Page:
EpiPen shortage: Chemists told to quiz parents on children’s need

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Chemists have been told by NHS England to check whether young children are in urgent need of adrenaline pens before dispensing the devices.

Pharmacists must ask parents and carers how many auto-adrenaline injectors they have before deciding how many to give.

Only children with no pens, including expired but usable ones, should get the standard prescription of two devices, the guidance says.

It follows a shortage of EpiPens, the adrenaline pen most often prescribed.

The new NHS guidance to pharmacists and dispensing doctors relates to 0.15mg pens, prescribed to children who weigh less than 25kg (four stone).

The Department of Health said new supplies were “expected within the next week” and patients with the greatest need would be prioritised.

‘Critical’ supply issue’

Adrenaline auto-injectors (AAIs) are prescribed to people with potentially serious allergies, such as to:

  • nuts
  • milk
  • fish
  • shellfish
  • eggs
  • some fruits

People are recommended to keep two of the devices with them at all times for cases of anaphylaxis – a severe and sometimes life-threatening reaction often caused by allergies – as one is not always enough.

They can be used only once and usually have an expiry date that lasts for a minimum of 12 months.

A global shortage of EpiPens has had a knock-on effect on the alternative brands of auto-adrenaline injectors, Jext and Emerade, which are now also in short supply.

The new guidance from NHS England says a “critical supply issue” for 0.15mg pens means they need to be conserved for those who “truly need them”.

It says pharmacists and dispensing doctors must follow a flowchart of questions, or a “validation protocol”, before dispensing the pens to patients, “other than when there is an immediate clinical need”.

The flowchart involves checking with parents and carers how many of the devices the patients have, including expired ones that are not discoloured and do not contain particles.

It says pharmacists and dispensing doctors should give:

  • two devices for those who have no pens
  • one device for those who have either an in-date pen or an expired, usable one
  • a delayed prescription for those who have two pens that are in date or one pen that is in date and one that has expired

Pens kept at schools and nurseries are not included.

The guidance says: “The purpose of the validation is to ensure that every eligible patient has at least one in-date device and that a situation is avoided where some patients have two in-date devices, whilst others have none.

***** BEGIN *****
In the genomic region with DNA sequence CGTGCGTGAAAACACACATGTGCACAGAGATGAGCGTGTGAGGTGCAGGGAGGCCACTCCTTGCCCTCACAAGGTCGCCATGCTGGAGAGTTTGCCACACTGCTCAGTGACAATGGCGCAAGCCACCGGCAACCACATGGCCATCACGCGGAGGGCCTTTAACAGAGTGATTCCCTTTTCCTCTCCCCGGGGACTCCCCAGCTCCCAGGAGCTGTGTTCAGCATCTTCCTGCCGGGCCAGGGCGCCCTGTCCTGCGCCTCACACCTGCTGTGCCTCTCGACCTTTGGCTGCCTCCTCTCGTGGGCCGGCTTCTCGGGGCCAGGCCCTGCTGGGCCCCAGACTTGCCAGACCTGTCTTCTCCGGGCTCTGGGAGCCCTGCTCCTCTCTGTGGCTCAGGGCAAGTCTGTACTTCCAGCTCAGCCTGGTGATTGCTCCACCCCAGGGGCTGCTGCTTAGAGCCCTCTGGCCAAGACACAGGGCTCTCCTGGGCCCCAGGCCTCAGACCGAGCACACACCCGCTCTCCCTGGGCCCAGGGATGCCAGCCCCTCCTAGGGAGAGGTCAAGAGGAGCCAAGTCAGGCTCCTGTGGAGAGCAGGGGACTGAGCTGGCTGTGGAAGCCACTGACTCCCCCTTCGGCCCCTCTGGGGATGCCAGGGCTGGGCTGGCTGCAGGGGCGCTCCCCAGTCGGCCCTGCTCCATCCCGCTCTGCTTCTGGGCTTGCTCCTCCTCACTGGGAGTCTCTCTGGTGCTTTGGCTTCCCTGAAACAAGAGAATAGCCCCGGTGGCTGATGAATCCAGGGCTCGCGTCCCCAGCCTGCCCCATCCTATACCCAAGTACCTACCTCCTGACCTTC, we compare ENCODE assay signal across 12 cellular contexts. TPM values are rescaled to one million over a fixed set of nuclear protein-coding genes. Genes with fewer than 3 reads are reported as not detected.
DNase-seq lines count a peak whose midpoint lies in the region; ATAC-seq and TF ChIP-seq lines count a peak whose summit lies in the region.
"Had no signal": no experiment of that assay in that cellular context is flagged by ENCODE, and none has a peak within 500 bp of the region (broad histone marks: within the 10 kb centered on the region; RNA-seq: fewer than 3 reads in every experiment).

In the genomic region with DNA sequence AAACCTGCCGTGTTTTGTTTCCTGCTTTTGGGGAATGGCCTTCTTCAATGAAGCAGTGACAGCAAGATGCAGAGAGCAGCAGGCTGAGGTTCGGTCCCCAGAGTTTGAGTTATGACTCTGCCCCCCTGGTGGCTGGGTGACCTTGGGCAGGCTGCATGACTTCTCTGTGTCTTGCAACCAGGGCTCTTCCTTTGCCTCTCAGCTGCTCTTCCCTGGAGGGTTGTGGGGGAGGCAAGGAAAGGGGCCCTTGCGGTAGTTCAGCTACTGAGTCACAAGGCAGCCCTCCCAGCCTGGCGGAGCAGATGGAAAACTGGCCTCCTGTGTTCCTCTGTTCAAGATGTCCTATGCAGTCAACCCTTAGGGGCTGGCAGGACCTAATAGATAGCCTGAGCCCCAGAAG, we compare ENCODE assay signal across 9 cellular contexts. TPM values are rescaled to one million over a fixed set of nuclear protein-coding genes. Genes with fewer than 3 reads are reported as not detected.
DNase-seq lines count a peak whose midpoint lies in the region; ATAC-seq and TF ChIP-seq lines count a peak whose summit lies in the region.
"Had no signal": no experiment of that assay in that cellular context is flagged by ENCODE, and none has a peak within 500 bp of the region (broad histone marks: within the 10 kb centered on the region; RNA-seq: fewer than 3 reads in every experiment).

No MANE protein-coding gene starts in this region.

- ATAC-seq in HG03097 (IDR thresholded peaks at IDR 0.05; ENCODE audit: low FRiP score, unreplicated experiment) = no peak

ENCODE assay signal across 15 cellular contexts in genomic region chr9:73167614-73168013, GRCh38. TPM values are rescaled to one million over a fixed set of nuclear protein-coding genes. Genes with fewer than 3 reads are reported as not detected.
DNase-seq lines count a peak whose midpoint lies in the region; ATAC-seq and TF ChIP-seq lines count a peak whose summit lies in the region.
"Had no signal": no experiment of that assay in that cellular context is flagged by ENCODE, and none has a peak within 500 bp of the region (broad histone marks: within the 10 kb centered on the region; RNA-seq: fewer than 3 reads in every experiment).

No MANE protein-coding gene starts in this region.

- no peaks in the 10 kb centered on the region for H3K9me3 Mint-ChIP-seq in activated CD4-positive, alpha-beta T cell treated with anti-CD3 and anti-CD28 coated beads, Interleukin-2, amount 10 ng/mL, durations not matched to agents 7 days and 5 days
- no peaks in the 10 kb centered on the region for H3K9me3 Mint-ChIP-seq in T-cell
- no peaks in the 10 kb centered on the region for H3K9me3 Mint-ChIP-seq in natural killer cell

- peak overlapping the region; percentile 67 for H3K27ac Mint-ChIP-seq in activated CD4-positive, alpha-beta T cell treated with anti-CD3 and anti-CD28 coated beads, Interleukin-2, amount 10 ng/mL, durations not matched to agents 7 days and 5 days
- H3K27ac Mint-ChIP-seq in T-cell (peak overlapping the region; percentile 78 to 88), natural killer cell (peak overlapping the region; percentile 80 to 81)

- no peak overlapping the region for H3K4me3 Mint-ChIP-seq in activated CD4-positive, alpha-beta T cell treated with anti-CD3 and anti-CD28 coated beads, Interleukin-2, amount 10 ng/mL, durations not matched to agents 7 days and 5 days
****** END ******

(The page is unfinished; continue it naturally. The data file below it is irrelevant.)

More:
“This does mean that many patients will have to carry one in-date pen and one expired pen. We are aware of this and clinical experts have agreed this advice until the shortage eases.”

Expiry date extension

It comes as the Medicines and Healthcare products Regulatory Agency (MHRA) agreed to extend the use of some batches of 0.15mg and 0.3mg Jext AAIs four months beyond their labelled expiry dates.

The extension applies to only the devices listed here. Other AAIs should not be used after their expiry date without first checking with your medical practitioner.

The Jext devices will continue to “work safely and as intended” within the extended use-by date, the MHRA said.

ALK, the company behind Jext, said it had “significantly increased production” of its AAI devices in the wake of the global shortage of EpiPens.

However, the time needed to manufacture its products, along with the scale of the demand, meant it had not been able to meet the shortfall so far.

The extension granted by the MHRA follows its decision last month to agree for some batches of 0.3mg EpiPens – for those who weigh more than 25kg – to be used past their normal use-by date.

In both cases, the medicines regulator said it had agreed to the requests, made by the producers of the devices, after reviewing evidence on the drugs’ shelf lives.


What can cause a severe allergic reaction?

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Image caption

Nuts, shellfish and eggs are among the foods that can trigger allergies

  • food – such as peanuts, milk/dairy foods, egg, wheat, fish and seafood, sesame and soya
  • insect stings – from bees and wasps
  • medication – such as antibiotics and ibuprofen
  • latex – rubber gloves, balloons, swimming caps

Q&A: What is anaphylaxis?


A Department of Health and Social Care spokesman said: “We are working closely with all the manufacturers of adrenaline auto-injectors to improve the supply situation as quickly as possible.

“Guidance has been given to patients, their parents and caregivers, to explain what they should do if they need a new auto-injector device.

“New supplies are expected within the next week – patients with the greatest clinical need will be prioritised.”

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